Satsuma Loans offer short term relatively low-value loans to cover emergency situations which could be anything from a large appliance breaking down to a pet needing urgent medical treatment.
Satsuma is a new company, but is part of the Provident Financial Group who have been lending money to low-income (or sub-prime) clients since 1880. Satsuma is an online-only operation and has been in business since 2013, but has the experience and industry knowledge of its formidable parent behind it.
The Fine Print
Satsuma is a high-interest lender, and makes this clear: the APR (annual percentage rate – or the percentage of the loan that will need to be repaid) is stated clearly on the website, in large letters and is repeated in several ways: as a percentage, as a currency amount (for example, on a 6-month loan of £600 you could repay £189.60 for a total repayment of £1,137.60, which represents £600 of loan, and £567.60 of interest.
There are no hidden fees: a customer accepting this loan will only have to pay a maximum of the amount stated. Customers can repay early, and this may result in a lower payment being accepted – however, customers must phone the helpline, state their intention to repay early and ask for a settlement amount, otherwise the amount repayable remains according to the contract, even when early repayment is made.
However, this can work in the customer’s favour: because the total amount repayable is stated before the loan contract is signed, Satsuma will not (in fact, legally cannot) charge the customer any more interest on the loan.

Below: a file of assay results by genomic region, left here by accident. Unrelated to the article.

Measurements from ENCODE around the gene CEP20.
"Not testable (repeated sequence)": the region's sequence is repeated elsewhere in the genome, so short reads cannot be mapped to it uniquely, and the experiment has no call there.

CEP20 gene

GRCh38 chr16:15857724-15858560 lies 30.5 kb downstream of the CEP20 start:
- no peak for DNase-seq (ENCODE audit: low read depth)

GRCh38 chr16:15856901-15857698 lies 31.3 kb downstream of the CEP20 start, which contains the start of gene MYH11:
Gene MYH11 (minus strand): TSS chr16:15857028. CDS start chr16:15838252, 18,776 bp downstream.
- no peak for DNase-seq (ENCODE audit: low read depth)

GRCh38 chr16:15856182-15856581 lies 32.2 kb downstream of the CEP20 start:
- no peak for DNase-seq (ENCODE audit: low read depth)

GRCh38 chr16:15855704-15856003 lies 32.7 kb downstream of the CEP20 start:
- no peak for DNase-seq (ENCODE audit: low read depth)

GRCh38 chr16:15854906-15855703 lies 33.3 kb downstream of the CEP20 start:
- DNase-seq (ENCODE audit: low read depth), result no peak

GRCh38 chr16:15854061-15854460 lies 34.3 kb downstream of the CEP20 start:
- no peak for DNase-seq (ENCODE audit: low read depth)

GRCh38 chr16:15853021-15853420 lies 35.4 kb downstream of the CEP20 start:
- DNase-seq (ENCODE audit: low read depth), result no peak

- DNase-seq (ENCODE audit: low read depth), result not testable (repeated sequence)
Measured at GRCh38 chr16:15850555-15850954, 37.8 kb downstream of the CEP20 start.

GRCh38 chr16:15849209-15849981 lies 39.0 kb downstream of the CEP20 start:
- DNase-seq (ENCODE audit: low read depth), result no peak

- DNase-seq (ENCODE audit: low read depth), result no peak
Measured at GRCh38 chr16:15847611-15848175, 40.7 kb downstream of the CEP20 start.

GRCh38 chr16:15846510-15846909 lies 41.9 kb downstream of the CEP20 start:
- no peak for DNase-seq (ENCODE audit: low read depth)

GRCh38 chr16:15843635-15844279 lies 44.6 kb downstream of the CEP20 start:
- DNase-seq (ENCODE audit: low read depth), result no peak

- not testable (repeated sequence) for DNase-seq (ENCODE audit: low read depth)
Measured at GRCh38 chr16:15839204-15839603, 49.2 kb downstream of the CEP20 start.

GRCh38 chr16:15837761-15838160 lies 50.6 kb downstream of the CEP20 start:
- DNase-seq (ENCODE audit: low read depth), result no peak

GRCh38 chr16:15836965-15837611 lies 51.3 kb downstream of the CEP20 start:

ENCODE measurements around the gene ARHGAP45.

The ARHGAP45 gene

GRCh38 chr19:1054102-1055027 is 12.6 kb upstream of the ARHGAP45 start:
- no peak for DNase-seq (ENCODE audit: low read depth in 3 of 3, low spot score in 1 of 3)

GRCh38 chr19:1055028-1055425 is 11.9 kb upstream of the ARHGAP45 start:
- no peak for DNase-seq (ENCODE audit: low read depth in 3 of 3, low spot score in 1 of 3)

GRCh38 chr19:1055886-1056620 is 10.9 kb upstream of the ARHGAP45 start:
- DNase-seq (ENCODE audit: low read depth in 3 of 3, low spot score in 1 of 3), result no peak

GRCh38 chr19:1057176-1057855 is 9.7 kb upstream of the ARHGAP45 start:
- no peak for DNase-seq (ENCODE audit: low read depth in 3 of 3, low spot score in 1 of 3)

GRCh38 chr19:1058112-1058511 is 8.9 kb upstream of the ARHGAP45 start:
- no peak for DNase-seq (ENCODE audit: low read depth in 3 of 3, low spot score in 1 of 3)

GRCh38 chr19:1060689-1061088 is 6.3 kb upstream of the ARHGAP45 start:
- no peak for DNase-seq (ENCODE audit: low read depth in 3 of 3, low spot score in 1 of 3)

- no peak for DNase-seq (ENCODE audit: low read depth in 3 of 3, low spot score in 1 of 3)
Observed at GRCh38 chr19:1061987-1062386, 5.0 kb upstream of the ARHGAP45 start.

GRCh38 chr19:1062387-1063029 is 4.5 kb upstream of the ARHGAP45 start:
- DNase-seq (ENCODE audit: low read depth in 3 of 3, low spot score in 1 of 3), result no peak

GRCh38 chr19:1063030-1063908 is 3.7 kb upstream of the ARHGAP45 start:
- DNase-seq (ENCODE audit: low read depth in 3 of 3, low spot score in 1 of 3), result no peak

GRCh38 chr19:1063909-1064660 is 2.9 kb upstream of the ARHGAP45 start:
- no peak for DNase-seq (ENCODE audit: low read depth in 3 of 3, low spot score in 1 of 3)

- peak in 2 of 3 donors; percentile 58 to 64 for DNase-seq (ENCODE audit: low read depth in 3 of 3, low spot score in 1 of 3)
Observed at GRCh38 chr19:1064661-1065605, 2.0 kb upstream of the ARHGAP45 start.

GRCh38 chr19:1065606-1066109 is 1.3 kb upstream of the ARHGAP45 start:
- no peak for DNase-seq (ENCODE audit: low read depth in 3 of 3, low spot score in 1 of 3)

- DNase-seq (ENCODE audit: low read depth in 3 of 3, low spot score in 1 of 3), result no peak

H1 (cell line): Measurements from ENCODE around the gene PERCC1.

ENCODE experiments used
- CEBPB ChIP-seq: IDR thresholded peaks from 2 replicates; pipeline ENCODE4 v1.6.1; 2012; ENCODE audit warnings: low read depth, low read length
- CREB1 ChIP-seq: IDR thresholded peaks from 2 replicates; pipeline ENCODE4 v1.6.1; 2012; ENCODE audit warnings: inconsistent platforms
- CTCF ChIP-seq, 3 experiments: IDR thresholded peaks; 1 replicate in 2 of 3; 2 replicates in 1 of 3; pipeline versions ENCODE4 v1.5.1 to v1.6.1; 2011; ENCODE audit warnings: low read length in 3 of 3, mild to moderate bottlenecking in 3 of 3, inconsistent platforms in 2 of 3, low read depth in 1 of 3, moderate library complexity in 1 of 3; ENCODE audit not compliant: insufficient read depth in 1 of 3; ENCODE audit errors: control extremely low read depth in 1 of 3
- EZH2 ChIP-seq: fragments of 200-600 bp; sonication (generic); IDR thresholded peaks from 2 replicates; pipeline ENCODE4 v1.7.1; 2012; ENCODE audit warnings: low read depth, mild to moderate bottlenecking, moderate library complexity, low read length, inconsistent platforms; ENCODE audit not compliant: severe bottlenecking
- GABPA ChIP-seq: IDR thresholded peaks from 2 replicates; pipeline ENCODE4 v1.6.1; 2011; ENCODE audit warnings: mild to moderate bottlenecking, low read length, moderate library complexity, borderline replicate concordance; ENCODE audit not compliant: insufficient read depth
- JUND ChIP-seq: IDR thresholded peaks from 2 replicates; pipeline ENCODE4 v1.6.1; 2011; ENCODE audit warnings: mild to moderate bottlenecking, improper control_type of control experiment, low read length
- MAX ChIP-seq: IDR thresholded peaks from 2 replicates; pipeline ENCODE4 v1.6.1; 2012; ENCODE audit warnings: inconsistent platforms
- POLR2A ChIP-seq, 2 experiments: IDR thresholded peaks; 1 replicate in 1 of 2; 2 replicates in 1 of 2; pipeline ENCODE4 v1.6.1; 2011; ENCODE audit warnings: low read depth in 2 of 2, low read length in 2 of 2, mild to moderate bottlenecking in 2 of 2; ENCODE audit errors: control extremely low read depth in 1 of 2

There are no penalty charges either – but in the event that a customer has taken longer than the agreed period to pay off a loan, Satsuma is quite unlikely to offer that person their services in the future unless there are clear extenuating circumstances and the customer has been honest and upfront with Satsuma about their issues.
What Are the Interest Levels?
Satsuma Loans run anywhere from 991% to 1575%, which is very high indeed. This is because Satsuma Loans are unsecured (meaning that the company does not have any guarantee of getting their money back, as they would if a wealthy friend acted as guarantor, or if you used your car, house or jewellery as surety that you will make repayments in good time) and stand a high chance of being written off.
Therefore, those customers who stand the test of time, taking out more loans, and repaying them in good time, will be trusted with slightly lower rates – and it is these customers paying the high rates of interest who cover for those defaulting one-time customers.
Such high interest rates would be illegal if they pushed the amount of interest repaid higher than the amount of the initial loan (if, in the example above, the customer borrowing £600 had to pay more than £600 in interest and/ or charges).
Satsuma avoids this by putting short timeframes on the loans of between 13 weeks and one year. This can mean that weekly or monthly payments are quite high: but for someone with an urgent need for cash now, this can be a better solution than a payday loan company (see below) or an illegal loan-shark.